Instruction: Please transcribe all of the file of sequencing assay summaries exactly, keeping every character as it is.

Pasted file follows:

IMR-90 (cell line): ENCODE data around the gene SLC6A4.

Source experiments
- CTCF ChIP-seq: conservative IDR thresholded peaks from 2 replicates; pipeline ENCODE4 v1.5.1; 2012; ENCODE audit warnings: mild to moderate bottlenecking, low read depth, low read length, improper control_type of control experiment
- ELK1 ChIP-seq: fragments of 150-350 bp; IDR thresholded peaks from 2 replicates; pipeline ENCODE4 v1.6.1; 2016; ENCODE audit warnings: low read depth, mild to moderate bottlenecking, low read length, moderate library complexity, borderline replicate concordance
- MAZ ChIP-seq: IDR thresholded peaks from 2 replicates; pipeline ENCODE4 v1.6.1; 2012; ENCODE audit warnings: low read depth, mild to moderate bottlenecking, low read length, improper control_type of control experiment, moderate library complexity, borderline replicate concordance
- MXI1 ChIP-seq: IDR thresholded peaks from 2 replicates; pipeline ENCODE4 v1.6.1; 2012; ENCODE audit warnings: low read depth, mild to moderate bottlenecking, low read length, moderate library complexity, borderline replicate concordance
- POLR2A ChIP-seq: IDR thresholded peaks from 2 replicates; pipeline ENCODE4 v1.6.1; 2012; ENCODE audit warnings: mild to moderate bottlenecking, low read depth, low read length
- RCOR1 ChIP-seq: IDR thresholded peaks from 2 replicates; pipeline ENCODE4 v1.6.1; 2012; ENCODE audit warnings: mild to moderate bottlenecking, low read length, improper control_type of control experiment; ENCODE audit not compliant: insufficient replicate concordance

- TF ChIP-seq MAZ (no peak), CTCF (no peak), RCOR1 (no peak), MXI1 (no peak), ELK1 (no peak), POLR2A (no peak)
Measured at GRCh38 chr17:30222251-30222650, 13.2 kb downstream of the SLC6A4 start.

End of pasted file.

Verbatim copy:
IMR-90 (cell line): ENCODE data around the gene SLC6A4.

Source experiments
- CTCF ChIP-seq: conservative IDR thresholded peaks from 2 replicates; pipeline ENCODE4 v1.5.1; 2012; ENCODE audit warnings: mild to moderate bottlenecking, low read depth, low read length, improper control_type of control experiment
- ELK1 ChIP-seq: fragments of 150-350 bp; IDR thresholded peaks from 2 replicates; pipeline ENCODE4 v1.6.1; 2016; ENCODE audit warnings: low read depth, mild to moderate bottlenecking, low read length, moderate library complexity, borderline replicate concordance
- MAZ ChIP-seq: IDR thresholded peaks from 2 replicates; pipeline ENCODE4 v1.6.1; 2012; ENCODE audit warnings: low read depth, mild to moderate bottlenecking, low read length, improper control_type of control experiment, moderate library complexity, borderline replicate concordance
- MXI1 ChIP-seq: IDR thresholded peaks from 2 replicates; pipeline ENCODE4 v1.6.1; 2012; ENCODE audit warnings: low read depth, mild to moderate bottlenecking, low read length, moderate library complexity, borderline replicate concordance
- POLR2A ChIP-seq: IDR thresholded peaks from 2 replicates; pipeline ENCODE4 v1.6.1; 2012; ENCODE audit warnings: mild to moderate bottlenecking, low read depth, low read length
- RCOR1 ChIP-seq: IDR thresholded peaks from 2 replicates; pipeline ENCODE4 v1.6.1; 2012; ENCODE audit warnings: mild to moderate bottlenecking, low read length, improper control_type of control experiment; ENCODE audit not compliant: insufficient replicate concordance

- TF ChIP-seq MAZ (no peak), CTCF (no peak), RCOR1 (no peak), MXI1 (no peak), ELK1 (no peak), POLR2A (no peak)
Measured at GRCh38 chr17:30222251-30222650, 13.2 kb downstream of the SLC6A4 start.